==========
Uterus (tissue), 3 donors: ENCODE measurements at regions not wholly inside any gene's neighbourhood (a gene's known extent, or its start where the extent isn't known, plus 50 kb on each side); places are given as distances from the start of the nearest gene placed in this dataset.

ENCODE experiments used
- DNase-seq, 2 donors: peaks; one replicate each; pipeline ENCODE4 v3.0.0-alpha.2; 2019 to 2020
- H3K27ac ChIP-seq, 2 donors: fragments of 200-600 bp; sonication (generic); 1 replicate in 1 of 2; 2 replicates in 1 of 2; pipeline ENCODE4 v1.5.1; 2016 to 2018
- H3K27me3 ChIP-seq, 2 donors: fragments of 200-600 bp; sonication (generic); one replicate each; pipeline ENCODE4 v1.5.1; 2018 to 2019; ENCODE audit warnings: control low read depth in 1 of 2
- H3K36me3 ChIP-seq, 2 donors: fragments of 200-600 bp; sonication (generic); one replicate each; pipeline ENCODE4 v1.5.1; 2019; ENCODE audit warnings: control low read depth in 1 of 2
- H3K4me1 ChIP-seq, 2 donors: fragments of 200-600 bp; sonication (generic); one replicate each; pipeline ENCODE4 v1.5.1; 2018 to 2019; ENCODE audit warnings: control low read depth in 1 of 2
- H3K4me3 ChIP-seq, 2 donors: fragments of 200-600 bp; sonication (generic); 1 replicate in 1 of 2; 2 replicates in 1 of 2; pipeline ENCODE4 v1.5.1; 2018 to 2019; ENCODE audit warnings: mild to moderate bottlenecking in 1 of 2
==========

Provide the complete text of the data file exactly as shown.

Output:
Uterus (tissue), 3 donors: ENCODE measurements at regions not wholly inside any gene's neighbourhood (a gene's known extent, or its start where the extent isn't known, plus 50 kb on each side); places are given as distances from the start of the nearest gene placed in this dataset.

ENCODE experiments used
- DNase-seq, 2 donors: peaks; one replicate each; pipeline ENCODE4 v3.0.0-alpha.2; 2019 to 2020
- H3K27ac ChIP-seq, 2 donors: fragments of 200-600 bp; sonication (generic); 1 replicate in 1 of 2; 2 replicates in 1 of 2; pipeline ENCODE4 v1.5.1; 2016 to 2018
- H3K27me3 ChIP-seq, 2 donors: fragments of 200-600 bp; sonication (generic); one replicate each; pipeline ENCODE4 v1.5.1; 2018 to 2019; ENCODE audit warnings: control low read depth in 1 of 2
- H3K36me3 ChIP-seq, 2 donors: fragments of 200-600 bp; sonication (generic); one replicate each; pipeline ENCODE4 v1.5.1; 2019; ENCODE audit warnings: control low read depth in 1 of 2
- H3K4me1 ChIP-seq, 2 donors: fragments of 200-600 bp; sonication (generic); one replicate each; pipeline ENCODE4 v1.5.1; 2018 to 2019; ENCODE audit warnings: control low read depth in 1 of 2
- H3K4me3 ChIP-seq, 2 donors: fragments of 200-600 bp; sonication (generic); 1 replicate in 1 of 2; 2 replicates in 1 of 2; pipeline ENCODE4 v1.5.1; 2018 to 2019; ENCODE audit warnings: mild to moderate bottlenecking in 1 of 2